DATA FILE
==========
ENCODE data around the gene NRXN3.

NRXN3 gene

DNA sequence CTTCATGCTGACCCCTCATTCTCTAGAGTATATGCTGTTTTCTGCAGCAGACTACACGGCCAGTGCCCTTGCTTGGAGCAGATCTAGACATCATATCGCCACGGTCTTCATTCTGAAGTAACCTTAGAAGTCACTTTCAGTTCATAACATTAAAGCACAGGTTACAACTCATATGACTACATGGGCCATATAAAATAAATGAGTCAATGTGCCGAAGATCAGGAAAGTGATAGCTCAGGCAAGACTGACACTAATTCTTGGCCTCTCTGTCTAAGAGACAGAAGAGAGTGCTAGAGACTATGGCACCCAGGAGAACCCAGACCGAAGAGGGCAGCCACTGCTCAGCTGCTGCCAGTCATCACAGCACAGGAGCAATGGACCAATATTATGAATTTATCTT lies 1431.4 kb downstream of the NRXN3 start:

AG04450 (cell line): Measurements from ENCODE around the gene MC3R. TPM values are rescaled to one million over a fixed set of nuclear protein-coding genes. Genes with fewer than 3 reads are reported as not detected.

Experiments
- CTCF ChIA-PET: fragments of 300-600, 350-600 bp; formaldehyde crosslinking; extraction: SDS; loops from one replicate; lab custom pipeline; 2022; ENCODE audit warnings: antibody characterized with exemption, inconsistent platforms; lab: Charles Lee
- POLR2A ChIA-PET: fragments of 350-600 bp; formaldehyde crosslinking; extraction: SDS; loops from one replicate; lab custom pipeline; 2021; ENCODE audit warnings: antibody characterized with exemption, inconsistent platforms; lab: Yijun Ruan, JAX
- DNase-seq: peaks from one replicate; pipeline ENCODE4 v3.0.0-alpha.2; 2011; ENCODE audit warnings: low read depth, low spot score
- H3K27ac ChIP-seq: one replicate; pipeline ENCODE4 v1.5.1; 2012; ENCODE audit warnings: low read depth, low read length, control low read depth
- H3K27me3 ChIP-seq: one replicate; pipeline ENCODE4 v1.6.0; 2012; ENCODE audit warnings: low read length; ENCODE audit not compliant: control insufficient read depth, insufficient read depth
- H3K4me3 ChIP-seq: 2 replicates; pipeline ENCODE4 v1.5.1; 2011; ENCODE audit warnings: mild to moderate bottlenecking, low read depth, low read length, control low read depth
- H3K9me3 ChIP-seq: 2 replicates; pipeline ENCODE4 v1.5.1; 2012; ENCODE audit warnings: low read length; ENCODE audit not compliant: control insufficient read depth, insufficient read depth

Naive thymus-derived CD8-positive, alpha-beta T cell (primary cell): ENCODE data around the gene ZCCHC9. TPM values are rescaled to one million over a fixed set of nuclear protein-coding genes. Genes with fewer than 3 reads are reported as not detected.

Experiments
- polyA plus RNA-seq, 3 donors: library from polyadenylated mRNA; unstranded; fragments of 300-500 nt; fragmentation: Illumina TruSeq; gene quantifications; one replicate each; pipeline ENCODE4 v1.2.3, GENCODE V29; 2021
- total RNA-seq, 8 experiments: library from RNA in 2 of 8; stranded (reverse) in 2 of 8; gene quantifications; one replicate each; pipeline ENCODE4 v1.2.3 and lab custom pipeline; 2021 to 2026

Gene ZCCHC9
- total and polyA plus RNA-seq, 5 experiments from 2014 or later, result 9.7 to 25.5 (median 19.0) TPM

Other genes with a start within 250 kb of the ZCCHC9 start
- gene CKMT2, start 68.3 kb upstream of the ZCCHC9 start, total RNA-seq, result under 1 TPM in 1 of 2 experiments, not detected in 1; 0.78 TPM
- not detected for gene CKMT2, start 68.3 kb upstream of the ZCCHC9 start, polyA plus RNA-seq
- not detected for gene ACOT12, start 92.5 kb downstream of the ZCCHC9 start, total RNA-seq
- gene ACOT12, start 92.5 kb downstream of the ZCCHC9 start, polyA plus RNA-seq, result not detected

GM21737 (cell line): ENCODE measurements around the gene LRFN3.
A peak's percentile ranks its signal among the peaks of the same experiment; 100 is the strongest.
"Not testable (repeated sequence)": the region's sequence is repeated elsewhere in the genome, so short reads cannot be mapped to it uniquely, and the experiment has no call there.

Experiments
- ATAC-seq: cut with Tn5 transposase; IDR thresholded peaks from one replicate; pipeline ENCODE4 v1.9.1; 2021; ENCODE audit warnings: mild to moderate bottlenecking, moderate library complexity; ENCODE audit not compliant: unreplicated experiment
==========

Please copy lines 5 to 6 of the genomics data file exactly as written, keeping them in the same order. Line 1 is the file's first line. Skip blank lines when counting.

Experiments
- CTCF ChIA-PET: fragments of 300-600, 350-600 bp; formaldehyde crosslinking; extraction: SDS; loops from one replicate; lab custom pipeline; 2022; ENCODE audit warnings: antibody characterized with exemption, inconsistent platforms; lab: Charles Lee